Kim Evans' husband was at their Brisbane home watching the NRL grand final when she decided to leave him. At the time, she was in the same house, giving birth to their second child.
They had been married four years earlier and, almost from the start, Evans had been desperately unhappy in the relationship. She had made her first serious attempt to leave nearly a year before but, when she discovered she was pregnant, she felt obliged to go back.
But then, at home and in labour, her husband still in front of the live rugby league telecast, her contractions stopped, and she started to worry.
"The midwife said to me ... 'Go into the corner of a room quietly by yourself and you communicate with that baby and you work it out with that baby that the baby's got to come now, that [you've] got to do it together.' Don't worry about anyone else around you. You can do it."
Evans went into the corner and gave birth by herself, and that experience, born from the misery of the years that had preceded it, completely changed her life.
She says: "I remember at the time, thinking, 'Okay I'm going to do it,' and I went and did it and it was the most empowering moment for me - 'If I can do this, I can do anything.'"
Over the next few weeks, she tricked her husband into thinking she was going back to Auckland to visit her parents, so she could get him to sign their new baby's passport, quietly packed up her stuff and walked away from that life, to do anything.
She felt sorry for him afterwards. She says she believes he was severely depressed but he wasn't prepared to acknowledge it and he was never diagnosed.
She has never cut him off from the children, who are now both adults. She wanted them to have a relationship with their father and, in the early years, would take them back to Brisbane, sometimes twice a year, so they could spend time with him.
"I was at home and I just kept saying [to him], 'You know you can come and live in New Zealand, you can come here, I'm not taking your kids away from you. If you love us that much you can follow us.' But he wouldn't."
She says there was a lack of financial support.
"I was angry about that," she says, "but that's why I started the business, my first
business. It was like, 'I don't want to be angry any more. I don't want to be angry, I'm going to take command of my life, I'm going to start a business, going to become financially independent and not look to him to help support the kids any more'."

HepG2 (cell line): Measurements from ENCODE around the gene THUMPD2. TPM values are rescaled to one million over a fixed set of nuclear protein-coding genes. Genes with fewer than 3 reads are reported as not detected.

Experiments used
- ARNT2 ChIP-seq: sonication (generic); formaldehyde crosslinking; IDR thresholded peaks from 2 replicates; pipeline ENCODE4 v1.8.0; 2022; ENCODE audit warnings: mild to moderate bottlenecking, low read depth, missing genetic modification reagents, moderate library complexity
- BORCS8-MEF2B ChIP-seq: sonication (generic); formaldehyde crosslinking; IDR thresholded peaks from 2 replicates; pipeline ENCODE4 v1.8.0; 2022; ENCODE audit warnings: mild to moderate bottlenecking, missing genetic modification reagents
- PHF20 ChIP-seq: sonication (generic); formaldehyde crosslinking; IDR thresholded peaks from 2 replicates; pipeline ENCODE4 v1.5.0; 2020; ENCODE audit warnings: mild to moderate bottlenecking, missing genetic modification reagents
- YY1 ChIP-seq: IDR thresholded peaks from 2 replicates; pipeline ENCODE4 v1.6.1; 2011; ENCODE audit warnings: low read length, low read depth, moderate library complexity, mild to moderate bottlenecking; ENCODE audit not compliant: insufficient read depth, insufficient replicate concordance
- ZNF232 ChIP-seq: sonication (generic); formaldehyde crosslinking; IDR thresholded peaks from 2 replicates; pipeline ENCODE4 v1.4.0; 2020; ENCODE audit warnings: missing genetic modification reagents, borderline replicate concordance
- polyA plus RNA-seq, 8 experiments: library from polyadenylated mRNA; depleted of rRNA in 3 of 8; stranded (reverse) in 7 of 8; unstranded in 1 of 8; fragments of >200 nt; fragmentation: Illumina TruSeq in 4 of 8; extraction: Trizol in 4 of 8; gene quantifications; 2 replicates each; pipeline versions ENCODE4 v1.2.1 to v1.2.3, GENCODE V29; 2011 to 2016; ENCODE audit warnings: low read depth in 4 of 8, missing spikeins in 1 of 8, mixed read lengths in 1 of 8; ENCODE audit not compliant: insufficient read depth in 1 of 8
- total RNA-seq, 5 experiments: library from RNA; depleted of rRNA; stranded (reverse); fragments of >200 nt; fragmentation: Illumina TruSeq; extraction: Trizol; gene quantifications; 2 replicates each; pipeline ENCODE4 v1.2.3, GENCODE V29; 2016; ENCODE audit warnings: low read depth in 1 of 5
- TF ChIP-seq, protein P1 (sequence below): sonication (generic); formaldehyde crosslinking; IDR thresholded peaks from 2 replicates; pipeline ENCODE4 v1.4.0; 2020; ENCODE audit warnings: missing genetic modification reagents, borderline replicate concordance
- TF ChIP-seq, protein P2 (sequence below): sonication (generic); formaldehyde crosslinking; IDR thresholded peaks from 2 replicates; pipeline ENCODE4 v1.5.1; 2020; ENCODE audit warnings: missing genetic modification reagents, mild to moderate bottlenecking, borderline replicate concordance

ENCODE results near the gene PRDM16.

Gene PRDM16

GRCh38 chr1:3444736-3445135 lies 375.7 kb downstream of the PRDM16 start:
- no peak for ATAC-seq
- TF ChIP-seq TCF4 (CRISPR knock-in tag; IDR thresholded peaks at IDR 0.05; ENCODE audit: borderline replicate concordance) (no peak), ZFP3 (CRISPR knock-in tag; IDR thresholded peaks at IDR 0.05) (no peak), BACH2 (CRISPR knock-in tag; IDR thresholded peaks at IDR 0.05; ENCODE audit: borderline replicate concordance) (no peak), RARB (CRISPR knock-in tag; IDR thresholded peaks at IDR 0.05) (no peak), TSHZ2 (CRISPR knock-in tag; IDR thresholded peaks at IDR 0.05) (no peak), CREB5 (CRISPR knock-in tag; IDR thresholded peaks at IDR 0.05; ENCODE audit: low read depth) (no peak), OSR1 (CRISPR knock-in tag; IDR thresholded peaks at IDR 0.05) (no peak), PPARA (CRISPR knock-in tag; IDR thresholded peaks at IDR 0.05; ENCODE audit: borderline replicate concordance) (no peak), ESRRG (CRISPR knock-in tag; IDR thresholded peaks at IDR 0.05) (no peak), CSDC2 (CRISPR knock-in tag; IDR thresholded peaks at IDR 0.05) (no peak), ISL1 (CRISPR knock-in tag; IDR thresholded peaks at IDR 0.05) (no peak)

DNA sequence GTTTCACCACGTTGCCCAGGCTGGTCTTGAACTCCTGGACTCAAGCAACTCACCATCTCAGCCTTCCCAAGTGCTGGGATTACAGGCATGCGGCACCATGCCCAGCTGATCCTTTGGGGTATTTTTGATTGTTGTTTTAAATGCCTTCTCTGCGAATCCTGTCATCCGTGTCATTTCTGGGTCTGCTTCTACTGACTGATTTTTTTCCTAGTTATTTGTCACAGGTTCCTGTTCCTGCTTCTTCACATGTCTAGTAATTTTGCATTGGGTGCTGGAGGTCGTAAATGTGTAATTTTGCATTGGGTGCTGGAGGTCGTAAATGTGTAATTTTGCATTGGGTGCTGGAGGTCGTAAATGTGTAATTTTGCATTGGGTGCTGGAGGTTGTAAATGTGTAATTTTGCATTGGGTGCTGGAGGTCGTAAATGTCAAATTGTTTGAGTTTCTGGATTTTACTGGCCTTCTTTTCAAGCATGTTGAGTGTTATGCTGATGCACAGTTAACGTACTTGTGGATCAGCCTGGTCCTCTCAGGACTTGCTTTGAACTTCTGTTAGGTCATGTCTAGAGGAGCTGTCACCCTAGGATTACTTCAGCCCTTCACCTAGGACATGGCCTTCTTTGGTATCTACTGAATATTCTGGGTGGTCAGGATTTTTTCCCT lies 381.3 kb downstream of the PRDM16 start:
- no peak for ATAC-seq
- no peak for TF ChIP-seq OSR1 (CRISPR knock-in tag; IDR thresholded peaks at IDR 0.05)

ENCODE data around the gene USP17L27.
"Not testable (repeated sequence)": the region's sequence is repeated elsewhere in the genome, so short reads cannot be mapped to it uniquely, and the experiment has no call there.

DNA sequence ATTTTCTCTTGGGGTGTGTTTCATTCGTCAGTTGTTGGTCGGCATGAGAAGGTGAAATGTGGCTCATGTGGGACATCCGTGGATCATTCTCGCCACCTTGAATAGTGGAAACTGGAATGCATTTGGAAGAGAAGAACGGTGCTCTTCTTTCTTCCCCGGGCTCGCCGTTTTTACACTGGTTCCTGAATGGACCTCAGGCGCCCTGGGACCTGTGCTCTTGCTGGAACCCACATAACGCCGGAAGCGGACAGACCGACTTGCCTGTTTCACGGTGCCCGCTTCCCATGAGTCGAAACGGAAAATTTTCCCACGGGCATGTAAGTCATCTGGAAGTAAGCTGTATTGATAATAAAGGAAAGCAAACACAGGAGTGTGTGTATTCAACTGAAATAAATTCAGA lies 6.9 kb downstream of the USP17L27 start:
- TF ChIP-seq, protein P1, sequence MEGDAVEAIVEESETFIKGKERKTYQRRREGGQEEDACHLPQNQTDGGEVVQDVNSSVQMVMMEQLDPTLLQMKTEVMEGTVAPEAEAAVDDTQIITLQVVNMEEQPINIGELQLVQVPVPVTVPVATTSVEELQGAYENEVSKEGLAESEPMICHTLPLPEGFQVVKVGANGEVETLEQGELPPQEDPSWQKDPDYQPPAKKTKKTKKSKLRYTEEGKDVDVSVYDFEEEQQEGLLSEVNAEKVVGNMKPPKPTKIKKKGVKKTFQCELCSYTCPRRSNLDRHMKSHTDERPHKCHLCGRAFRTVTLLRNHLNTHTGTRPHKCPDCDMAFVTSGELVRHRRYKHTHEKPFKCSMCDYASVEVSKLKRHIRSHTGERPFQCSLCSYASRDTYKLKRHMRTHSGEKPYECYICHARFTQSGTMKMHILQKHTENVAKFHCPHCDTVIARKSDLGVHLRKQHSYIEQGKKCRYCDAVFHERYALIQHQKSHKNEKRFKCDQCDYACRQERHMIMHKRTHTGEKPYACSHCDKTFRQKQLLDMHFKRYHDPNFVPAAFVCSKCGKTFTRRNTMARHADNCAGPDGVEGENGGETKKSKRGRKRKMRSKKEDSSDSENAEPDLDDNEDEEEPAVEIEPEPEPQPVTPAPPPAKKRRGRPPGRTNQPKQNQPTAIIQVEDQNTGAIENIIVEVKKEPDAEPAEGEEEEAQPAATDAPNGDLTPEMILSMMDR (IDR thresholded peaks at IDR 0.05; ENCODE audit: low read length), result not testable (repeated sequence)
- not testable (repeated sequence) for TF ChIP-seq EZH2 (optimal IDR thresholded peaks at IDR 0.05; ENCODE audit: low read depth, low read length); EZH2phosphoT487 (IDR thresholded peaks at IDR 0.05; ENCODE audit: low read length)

That business was called Ice-It, a cake shop in Devonport. The children would sleep under the counter while she baked, or she would put a mattress in her stationwagon, running an extension cord out to the car, where they would watch DVDs while she worked.
The cake shop turned into a thriving cafe, but she was no good at running it. "I think staff had their fingers in the till and I had my fingers in the brown paper bag at the end of the day, you know. The numbers didn't stack up." She walked away, after five years, about $12,000 in debt.
Debt collectors started coming to her door. Her kids freaked out. She started selling fudge pyramids at a market in Devonport and eventually paid off the money, then borrowed $2000 and opened another cafe, in Belmont.
The idea for the new cafe had come when, under pressure from a friend who had asked what she wanted from life, she had blurted, "I want to start an ethical food business." The friend made her write it down, as a goal.
"I said I can't do that, I've got two kids and I've got all these debts and I've got no money, that's just ridiculous."
Two years later, she was rolling pastry in her new cafe, called Little & Friday, with a queue out the door and the knowledge that she'd achieved her goal. Several years later, her business employs more than 70 staff, and turns over $5 million a year, with Little & Friday cafes now in Ponsonby and Newmarket.
It's too big now, she says. She wishes she'd stopped at two cafes, but she didn't. People offered her opportunities and she kept saying yes.
"You get hooked into that, and I did get a little bit hooked into that, thinking getting bigger is better, and it was hard to hold on to what I believed in when I got bigger."
The stress of it and her inability to deal effectively with it has taken her to the edge. "I nearly broke," she says. "There were a few Gordon Ramsay moments."
It's only in the last couple of months, she says, that she feels like she's getting things back in order. "I wasn't cooking food any more, there was no joy. I was just dealing with drama, putting out fires. Then I learned you've got to delegate, get these sergeants up and they deal with that."